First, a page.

As cases of COVID-19 surge in several warm-weather states, public health experts are pointing to the easing of state and local government restrictions and the recent spate of demonstrations as likely transmitters.
But there is another possible culprit: air conditioning.
“There is a seasonal effect, spread of [the coronavirus] is less efficient in heat and humidity. But in many parts of the U.S. you’re getting a reverse seasonal effect,” former head of the Food and Drug Administration Scott Gottlieb tweeted Friday. “It’s 110 degrees in Phoenix, 95 degrees in Houston. People are going indoors for air conditioning.”
Fourteen states have recorded their highest seven-day average of new COVID-19 cases since June 1: Alaska, Arizona, Arkansas, California, Florida, Kentucky, New Mexico, North Carolina, Mississippi, Oregon, South Carolina, Tennessee, Texas, and Utah.
A Washington Examiner analysis of the largest cities in those states found that a dozen had at least three days from June 1-14 when the temperature reached at least 90 degrees. The two exceptions are Anchorage, Alaska, and Portland, Oregon.
Topping the list was Phoenix, Arizona, where all 14 days reached at least 90 degrees, and 10 days topped 100. Arizona has seen an average of more than 1,300 new coronavirus cases a day in the last week. Over that same period, the number of people hospitalized due to COVID-19 has increased by nearly 400. On Saturday, Arizona health director Cara Christ told hospitals to “fully activate” emergency plans to deal with the surging number of cases.
Houston, Texas, was a close second, with 13 days reaching at least 90 degrees. Houston Mayor Sylvester Turner said the city is considering a new stay-at-home order in response to rising cases. He also said he was considering establishing a hospital at a football stadium for coronavirus patients.
Transmission of the coronavirus is greater indoors.
“I think it is the case that indoor transmission is much more likely than outdoor transmission under the virus,” said Dr. Amesh Adalja, an infectious disease expert and senior scholar at the Johns Hopkins Center for Health Security. “As businesses open up and it gets really hot outside, people are more likely to sit inside a restaurant.”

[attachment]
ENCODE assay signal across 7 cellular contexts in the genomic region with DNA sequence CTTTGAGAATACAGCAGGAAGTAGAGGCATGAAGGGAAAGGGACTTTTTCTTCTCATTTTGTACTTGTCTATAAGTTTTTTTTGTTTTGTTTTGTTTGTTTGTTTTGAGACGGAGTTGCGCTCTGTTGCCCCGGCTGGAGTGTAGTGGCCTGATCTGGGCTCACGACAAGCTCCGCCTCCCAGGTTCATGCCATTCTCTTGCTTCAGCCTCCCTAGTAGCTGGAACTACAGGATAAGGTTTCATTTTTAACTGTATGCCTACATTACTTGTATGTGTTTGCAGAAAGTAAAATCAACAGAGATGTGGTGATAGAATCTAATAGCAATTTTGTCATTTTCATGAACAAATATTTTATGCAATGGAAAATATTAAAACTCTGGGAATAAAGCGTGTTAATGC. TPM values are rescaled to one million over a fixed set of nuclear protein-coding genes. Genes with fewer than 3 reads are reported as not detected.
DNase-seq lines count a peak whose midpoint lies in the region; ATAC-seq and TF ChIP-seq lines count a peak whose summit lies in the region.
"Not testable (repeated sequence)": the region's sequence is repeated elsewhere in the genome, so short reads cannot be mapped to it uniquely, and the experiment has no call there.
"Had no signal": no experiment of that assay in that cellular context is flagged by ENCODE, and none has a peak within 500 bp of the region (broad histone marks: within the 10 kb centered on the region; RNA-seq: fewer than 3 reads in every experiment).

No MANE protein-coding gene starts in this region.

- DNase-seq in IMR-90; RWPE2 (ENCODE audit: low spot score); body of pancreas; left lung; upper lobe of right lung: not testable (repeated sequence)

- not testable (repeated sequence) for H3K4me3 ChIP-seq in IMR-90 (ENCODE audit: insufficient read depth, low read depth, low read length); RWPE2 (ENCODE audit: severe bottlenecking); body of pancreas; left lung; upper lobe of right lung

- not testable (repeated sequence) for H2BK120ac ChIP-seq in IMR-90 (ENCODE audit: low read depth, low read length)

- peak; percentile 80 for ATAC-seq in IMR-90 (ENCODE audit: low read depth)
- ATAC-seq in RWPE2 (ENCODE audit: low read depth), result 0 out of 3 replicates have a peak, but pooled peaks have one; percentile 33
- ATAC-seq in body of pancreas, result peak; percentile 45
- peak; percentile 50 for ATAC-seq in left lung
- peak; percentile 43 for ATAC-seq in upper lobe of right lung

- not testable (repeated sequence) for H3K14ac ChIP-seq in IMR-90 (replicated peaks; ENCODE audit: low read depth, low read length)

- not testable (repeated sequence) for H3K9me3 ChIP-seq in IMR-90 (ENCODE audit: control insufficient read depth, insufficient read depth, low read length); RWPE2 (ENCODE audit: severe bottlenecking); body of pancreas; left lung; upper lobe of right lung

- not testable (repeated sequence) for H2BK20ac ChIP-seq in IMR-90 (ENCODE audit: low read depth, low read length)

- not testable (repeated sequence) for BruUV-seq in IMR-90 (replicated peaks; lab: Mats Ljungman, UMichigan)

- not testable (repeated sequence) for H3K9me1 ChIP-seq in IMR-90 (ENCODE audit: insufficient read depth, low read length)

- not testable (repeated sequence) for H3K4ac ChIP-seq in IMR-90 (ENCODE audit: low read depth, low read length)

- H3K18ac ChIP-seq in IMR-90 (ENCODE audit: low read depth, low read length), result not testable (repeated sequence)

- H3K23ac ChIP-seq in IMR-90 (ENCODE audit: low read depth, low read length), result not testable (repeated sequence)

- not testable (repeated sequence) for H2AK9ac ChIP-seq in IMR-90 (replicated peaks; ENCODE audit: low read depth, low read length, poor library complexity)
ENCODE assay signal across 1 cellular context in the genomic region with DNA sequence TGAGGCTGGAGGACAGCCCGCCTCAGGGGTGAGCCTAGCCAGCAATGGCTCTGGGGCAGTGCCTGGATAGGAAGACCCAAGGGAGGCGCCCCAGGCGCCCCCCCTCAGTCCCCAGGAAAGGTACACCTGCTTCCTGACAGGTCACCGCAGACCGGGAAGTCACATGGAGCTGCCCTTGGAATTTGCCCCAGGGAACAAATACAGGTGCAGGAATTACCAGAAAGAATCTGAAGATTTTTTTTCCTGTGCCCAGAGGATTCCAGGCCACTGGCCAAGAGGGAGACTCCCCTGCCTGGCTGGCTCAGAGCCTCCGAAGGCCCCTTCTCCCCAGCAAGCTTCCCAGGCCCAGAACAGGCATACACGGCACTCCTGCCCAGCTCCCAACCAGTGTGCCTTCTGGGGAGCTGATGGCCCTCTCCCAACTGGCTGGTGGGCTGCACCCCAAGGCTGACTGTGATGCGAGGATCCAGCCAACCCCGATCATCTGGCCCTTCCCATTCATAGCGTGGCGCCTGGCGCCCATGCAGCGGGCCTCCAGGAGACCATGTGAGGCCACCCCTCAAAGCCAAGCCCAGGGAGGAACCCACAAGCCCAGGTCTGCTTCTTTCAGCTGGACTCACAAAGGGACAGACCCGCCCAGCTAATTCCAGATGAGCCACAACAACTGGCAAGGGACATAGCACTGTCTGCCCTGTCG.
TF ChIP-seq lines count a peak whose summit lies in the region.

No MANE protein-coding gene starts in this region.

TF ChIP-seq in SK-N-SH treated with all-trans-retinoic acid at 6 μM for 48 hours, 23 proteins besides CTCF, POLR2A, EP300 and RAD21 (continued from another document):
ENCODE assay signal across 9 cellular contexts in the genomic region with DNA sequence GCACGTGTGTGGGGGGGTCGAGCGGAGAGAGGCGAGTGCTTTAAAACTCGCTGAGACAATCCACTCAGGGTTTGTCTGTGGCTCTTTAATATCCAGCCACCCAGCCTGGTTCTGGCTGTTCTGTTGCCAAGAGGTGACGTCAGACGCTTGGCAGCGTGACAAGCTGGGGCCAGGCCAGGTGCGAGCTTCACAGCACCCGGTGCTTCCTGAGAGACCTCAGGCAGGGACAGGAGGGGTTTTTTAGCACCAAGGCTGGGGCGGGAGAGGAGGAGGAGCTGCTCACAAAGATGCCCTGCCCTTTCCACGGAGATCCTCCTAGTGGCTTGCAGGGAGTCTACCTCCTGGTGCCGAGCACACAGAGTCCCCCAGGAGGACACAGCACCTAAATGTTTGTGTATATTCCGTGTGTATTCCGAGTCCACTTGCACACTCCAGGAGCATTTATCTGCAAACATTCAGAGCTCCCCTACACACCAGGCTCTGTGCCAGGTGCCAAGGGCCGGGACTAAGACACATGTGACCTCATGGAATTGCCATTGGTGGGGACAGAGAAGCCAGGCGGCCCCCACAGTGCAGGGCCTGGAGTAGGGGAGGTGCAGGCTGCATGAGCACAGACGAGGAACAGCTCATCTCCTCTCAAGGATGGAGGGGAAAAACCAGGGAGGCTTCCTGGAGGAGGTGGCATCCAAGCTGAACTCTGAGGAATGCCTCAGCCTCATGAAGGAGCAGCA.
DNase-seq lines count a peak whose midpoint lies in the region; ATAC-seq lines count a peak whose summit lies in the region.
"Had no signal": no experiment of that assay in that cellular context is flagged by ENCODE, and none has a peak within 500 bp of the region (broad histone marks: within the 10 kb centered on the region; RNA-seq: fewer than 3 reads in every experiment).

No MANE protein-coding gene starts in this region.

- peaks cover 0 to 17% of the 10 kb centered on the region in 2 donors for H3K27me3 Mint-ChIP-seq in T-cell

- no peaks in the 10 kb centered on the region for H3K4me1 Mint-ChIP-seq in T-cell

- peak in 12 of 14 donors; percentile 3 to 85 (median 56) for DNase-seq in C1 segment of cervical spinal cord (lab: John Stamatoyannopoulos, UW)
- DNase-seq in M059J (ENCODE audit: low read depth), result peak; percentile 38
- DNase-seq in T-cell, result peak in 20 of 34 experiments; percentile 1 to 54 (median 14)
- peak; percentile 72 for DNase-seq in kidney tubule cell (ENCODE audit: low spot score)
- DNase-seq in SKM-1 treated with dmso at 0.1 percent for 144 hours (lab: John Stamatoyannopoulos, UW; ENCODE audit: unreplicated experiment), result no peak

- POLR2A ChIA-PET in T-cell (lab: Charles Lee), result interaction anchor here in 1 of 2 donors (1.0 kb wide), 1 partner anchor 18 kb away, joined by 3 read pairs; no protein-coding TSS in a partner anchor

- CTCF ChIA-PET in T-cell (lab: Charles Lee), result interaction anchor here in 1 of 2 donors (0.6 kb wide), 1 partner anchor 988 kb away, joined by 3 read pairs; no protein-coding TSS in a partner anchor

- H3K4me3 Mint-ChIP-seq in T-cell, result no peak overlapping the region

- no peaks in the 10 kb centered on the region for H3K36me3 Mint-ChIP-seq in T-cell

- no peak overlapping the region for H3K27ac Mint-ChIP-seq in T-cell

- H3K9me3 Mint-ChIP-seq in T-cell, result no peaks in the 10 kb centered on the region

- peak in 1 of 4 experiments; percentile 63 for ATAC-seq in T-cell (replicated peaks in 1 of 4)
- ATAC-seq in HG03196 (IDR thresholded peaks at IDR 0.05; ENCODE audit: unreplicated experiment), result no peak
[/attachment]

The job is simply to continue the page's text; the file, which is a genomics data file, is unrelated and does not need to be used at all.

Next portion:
One reason air conditioning may be a potent transmitter has to do with lower humidity and cooler air. Studies of mice, for instance, have found that ones in areas of higher humidity have an easier time fighting off the influenza virus.
“Air conditioning has a few effects on viral transmission,” said Erin Bromage, a comparative immunologist and professor of biology specializing in immunology at the University of Massachusetts Dartmouth. “The virus remains active for longer in cooler air. With lower humidity, below 40%, the virus can stay in the air for longer.”
Bromage also noted that the impact of more people sharing cool, recirculated air due to high temperatures from one to two weeks ago would only start emerging in the COVID-19 data now as the virus has a five- to 10-day latency period.
The airflow caused by air conditioning may also increase the risk of transmission. Chinese researchers examined an outbreak of COVID-19 traced to a restaurant in Guangzhou, China. Of the 83 customers in the restaurant at that time, 10 later tested positive for COVID-19. One of them had just traveled from the Wuhan province. All 10 were clustered around three tables that were in the direct airflow of the restaurant’s air conditioning.
The research, published in the journal Emerging Infectious Diseases, concluded that “transmission was prompted by air-conditioned ventilation. The key factor for infection was the direction of the airflow.”
But Adalja is cautious about the implications of that study.
“It doesn’t really fit, epidemiologically, with what we’re seeing,” he said. “It’s in the realm of possibility that this occurred [due to air conditioning]. But it is hard to know exactly how applicable it is to all other cases and how much of it was very specific to what was going on in that restaurant.”
Nashville, Tennessee, which had seven days of at least 90-degree temperatures, has paused its reopening. Mayor John Cooper announced Thursday that the city will remain in phase two of its reopening.
In addition to Nashville, the states of Utah and Oregon paused the reopening of their economies on Thursday. Other cities in the above-listed states that are considering a pause are Austin, Texas, and Miami, Florida.
The post Air conditioning eyed as culprit in warm-weather-state coronavirus transmission appeared first on Washington Examiner.